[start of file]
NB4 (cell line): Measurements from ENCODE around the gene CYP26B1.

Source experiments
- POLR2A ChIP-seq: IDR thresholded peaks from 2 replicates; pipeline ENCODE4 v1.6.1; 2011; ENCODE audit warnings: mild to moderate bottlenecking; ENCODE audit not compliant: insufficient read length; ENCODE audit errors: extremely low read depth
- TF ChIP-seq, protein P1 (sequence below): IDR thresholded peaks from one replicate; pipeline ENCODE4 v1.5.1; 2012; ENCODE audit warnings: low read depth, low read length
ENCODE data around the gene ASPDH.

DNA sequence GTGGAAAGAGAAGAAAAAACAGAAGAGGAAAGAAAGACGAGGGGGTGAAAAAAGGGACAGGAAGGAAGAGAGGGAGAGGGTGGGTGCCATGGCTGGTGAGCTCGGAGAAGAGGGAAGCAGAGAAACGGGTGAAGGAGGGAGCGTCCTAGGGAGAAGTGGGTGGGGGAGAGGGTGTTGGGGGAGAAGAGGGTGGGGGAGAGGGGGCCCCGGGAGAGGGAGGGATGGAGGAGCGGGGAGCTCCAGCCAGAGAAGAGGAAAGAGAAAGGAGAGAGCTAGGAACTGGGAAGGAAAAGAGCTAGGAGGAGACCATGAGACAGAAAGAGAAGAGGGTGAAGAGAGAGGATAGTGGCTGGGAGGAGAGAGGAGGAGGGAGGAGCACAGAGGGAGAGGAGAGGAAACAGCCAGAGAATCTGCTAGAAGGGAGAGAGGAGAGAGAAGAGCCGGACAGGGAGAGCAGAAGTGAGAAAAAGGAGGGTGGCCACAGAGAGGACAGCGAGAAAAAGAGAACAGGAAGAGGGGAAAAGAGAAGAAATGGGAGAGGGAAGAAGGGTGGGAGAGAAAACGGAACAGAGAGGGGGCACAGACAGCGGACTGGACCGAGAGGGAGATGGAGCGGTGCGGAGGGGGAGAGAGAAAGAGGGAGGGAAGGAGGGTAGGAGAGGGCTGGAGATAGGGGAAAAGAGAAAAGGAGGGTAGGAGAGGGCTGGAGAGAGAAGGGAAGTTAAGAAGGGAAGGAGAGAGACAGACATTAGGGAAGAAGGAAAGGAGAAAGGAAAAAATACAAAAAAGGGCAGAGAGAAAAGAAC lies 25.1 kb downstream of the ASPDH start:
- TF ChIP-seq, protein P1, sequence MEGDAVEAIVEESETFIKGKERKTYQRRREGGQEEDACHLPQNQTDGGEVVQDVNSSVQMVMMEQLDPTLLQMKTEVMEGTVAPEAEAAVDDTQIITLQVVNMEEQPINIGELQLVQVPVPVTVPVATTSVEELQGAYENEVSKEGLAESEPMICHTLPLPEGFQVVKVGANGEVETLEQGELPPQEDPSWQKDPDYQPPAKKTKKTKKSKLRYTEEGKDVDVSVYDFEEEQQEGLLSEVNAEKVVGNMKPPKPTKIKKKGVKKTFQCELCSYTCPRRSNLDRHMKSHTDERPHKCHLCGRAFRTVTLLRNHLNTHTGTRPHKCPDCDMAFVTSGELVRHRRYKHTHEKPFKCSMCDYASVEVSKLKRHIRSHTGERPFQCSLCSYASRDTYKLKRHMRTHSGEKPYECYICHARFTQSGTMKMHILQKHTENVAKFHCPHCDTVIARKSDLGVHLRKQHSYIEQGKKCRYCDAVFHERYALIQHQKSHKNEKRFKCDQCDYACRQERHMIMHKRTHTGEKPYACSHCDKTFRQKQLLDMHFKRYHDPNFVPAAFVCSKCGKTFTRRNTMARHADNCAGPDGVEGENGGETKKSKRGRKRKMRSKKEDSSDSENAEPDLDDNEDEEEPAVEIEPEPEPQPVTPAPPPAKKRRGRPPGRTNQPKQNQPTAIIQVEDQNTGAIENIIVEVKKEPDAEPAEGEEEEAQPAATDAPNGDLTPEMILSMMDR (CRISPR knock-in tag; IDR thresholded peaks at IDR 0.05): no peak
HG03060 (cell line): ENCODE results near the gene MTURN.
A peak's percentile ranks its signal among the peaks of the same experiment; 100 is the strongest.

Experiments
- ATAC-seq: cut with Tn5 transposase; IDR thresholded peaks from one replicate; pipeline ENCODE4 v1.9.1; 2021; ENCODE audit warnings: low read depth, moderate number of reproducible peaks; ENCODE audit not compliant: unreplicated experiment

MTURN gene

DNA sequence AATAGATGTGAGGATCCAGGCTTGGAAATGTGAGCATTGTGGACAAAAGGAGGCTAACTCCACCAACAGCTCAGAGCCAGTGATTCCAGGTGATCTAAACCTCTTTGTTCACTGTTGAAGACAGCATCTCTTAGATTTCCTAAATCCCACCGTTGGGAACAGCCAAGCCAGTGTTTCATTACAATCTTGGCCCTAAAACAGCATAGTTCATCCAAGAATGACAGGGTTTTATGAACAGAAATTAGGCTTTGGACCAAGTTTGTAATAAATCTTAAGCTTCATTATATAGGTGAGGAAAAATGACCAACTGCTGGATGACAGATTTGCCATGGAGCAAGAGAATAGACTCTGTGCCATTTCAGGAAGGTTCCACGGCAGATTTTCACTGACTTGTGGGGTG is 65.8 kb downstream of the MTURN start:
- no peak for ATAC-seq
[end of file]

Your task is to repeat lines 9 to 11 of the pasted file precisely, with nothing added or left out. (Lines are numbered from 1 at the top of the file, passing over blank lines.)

A peak's percentile ranks its signal among the peaks of the same experiment; 100 is the strongest.

Experiments
- ATAC-seq: cut with Tn5 transposase; IDR thresholded peaks from one replicate; pipeline ENCODE4 v1.9.1; 2021; ENCODE audit warnings: low read depth, moderate number of reproducible peaks; ENCODE audit not compliant: unreplicated experiment